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INCREASING REQUIREMENT FOR ELECTRONIC FUZING OF AMMUNITION

With the increase in air threat envelope due to multiplicity of air threat platforms, there is a need to enhance the lethality and accuracy of the present Artillery, Mortar, Air defence and Ammunition System.  The author examines the emerging opportunities—

With the increase in air threat envelope due to multiplicity of air threat platforms, there is a requirement to enhance the lethality and accuracy of the present Artillery, Mortar, Air defence ammunition system. The ammunition should have multi target handling capability along with capabilities of air burst, proximity, point detonation and variable and programmable provisions. Most of these functions are handled by the brain of the Ammunition ie the Fuze.

A fuze is a device that initiates an explosive function in ammunition, causing it to detonate or release its contents, when its activation conditions are met. A fuze is used with a projectile fired by guns/howitzers and mortars etc. The safety and arming mechanisms use combination of “setback, centrifugal and rotational” forces to arm the fuze once the projectile is fired and it is at a safe distance from the crew. Fuzes are broadly classified based on operating mechanism as mechanical and electronic fuzes, though some chemical and optical fuzes are also in existence.

Mechanical fuzes, as the name suggests, have their safety, arming and firing mechanisms consisting mostly of mechanical components and linkages. These could be Percussion Fuzes, Direct Action, Graze Delay and Time fuzes, depending on their mode of functioning. Indian Army has 105 mm, 130 mm and 155 mm Arty Guns, beside Mortars and the mechanical fuzes which are in service are mostly old vintage such as:

  • Mech Point Impact  FZ 117, FZ 119, PDM 572
  • Tank Fuze B 429 and B-429 E
  • Time Pyro Delay- FUZE 213 and Time VT-8A
  • Mortar Fuze 162, DA-4 A, Time FuzeV-19 P

Some of the manufacturers of hardware's of mechanical fuzes (less explosives contents) are:

  • OFB, Ordnance Factory Ambajhari
  • Sandeep Metal Craft Nagpur
  • Micron Chandigarh

As on date the main source of supply of explosive filled fuzes are Ordnance Factories. This value addition of around 50 % is done by Ordnance Factories only.

Electronic Fuze

In Western and European countries, electronics are gradually replacing mechanical sub-systems due to its enhanced reliability, besides making it possible to incorporate various operating modes into a single multi-purpose design. Electronic fuzes have many characteristics of mechanical fuzes, though they differ in the method of fuze initiation. In particular, safety and arming functions are achieved by combining electronic and mechanical mechanisms whereas the target sensing and firing functions are achieved by electronic circuits. The Electronic fuze has edge over Mechanical Fuzes are as shown below.

Mechanical Fuze Electronic Fuze
No target-sensing capability; hence, cannot function as proximity fuze Proximity action possible
Can be designed as time fuze but number of time intervals are limited   Precise time setting with a wide discrete range
Has to be manually set; more prone to setting errors Can be programmed and set remotely; minimal setting errors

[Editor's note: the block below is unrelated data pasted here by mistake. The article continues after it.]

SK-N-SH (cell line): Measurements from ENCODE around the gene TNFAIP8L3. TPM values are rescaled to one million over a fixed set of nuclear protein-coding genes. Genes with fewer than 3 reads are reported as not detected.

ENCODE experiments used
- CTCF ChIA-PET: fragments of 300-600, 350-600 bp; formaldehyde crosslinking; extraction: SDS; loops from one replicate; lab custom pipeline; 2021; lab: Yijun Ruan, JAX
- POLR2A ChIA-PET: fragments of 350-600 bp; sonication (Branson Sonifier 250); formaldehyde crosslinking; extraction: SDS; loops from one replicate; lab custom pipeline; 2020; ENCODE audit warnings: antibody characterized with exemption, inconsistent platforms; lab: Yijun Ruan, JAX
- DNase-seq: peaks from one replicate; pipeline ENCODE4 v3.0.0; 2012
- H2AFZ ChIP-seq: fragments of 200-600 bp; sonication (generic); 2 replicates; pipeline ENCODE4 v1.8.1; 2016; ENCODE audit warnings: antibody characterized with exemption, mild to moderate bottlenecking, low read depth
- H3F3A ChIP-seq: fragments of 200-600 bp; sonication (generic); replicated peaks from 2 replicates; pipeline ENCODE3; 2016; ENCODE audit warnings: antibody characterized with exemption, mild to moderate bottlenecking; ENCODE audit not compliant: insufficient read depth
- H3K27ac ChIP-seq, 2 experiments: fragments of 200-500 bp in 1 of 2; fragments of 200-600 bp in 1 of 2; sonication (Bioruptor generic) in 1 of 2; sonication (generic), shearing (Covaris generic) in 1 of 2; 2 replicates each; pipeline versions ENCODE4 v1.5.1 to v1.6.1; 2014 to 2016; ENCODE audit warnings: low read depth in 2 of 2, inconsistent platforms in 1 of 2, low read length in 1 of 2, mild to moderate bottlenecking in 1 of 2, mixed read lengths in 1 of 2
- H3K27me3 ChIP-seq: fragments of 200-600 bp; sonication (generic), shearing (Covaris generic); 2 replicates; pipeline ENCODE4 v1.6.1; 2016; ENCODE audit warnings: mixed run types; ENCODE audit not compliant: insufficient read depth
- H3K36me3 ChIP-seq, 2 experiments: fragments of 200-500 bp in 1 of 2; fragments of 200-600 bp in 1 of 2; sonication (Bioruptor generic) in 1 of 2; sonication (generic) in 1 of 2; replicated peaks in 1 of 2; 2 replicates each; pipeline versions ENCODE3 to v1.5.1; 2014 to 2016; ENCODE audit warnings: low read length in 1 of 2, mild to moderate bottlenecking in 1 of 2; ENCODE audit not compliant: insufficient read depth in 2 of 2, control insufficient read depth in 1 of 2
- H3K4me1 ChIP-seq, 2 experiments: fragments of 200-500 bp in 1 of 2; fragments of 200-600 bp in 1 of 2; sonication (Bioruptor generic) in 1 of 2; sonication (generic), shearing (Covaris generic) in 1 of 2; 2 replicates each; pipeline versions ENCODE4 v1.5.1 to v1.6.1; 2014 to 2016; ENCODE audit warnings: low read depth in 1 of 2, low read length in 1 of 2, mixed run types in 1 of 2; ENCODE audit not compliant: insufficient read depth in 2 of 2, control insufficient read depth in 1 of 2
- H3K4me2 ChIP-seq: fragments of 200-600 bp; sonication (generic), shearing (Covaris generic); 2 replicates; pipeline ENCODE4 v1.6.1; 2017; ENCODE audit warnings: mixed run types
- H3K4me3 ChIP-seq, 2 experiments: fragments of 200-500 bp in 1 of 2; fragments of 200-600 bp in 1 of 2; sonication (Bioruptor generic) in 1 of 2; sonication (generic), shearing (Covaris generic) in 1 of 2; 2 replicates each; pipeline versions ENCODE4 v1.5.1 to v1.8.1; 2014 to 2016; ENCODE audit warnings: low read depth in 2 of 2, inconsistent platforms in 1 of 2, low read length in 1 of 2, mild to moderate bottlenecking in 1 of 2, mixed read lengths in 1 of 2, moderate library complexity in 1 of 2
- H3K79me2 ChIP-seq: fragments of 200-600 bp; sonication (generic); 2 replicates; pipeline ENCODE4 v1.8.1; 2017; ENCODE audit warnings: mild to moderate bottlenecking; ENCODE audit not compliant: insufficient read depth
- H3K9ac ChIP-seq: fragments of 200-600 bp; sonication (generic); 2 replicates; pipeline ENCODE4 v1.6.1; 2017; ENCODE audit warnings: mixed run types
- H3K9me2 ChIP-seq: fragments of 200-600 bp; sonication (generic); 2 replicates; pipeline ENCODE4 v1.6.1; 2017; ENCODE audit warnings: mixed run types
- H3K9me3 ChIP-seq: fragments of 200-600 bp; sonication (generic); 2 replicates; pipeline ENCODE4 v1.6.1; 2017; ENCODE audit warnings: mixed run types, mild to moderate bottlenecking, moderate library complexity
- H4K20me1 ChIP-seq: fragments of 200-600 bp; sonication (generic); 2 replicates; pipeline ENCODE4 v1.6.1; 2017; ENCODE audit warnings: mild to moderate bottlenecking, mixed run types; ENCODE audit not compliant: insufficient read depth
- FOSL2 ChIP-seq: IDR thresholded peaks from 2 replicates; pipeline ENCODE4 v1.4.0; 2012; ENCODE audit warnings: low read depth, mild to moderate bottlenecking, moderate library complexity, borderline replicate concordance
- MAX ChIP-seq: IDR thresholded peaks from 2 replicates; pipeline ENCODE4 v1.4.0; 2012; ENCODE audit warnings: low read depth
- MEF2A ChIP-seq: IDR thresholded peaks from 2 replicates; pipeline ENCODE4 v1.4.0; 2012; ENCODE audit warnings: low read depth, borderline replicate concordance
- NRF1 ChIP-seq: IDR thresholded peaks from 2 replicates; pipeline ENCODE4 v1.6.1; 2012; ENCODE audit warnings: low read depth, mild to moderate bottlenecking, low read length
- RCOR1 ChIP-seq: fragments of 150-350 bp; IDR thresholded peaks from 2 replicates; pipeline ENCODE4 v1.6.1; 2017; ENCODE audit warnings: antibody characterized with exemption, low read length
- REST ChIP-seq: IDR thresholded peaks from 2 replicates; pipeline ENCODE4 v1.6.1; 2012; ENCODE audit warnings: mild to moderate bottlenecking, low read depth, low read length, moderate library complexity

Heavy and bulky due to mechanical components; limited miniaturization possible Light weight and compact design provides extra space for explosive
Comparatively less safe Electronic safety circuits are value additions to overall safety
Increases logistics and training requirements Reduced logistics and training requirements
  Less Expensive Expensive

Depending upon the target sensing mechanism and electronic circuitry involved, the electronic fuzes are classified as:

  • Radio Proximity (PRX) Fuze
  • Electronic Time (ET) Fuze
  • Electronic Point Detonation (EPD) Fuze.

Multi Option Fuze for Artillery (MOFA)

In early 1980s electronic fuzes with several functions and options started appearing. The most modern multi-option artillery fuzes integrates and offers a comprehensive choice of functions served by delay, super quick, time and proximity fuzes. They can be operated with all existing and developmental artillery systems using bulk-filled projectiles, such as high-explosive rounds or illuminating rounds and offer increased accuracy, reliability and performance.  Multi option fuzes can be inductively or manually set. The user has the option to select any/combination of modes according to requirement.

Some of the major OEMs producing the MOFA are

  • OATK, the US (M782)
  • Junghans Microtec, Germany(DM74)
  • Fuch Electronics, South Africa(M9801)
  • RESHEF Technologies, Israel(M175)
  • Signal Usfa and TNO Physics & Electronics laboratory, the Netherlands (MEDEA)

Precision Guided Munitions (PGM)

Reduction of ammunition expenditure and time of mission accomplishment can be obtained only in case of high-accuracy firing. This has led to development of PGMs to cater to operational needs and give these weapons a precision-strike capability. The projectiles are guided on the target using laser/IR/GPS guidance thereby leading to reduced Circular Error Probability (CEP). Other battlefield advantages of employing PGMs are:

  • First-round effect
  • Effective engagement of smaller/fleeting targets
  • Reduced logistics
  • Minimize collateral damage(counter-insurgency operations)

Major OEMs producing PGM are:

  • OATK USA
  • Saab Bofors dynamics
  • Lockheed Martin with Diehl
  • KBP Instrument Design bureau
  • BAE Systems with Raytheon Missile Systems
  • Israel Military Industries

Induction of Electronic Fuze in Indian Army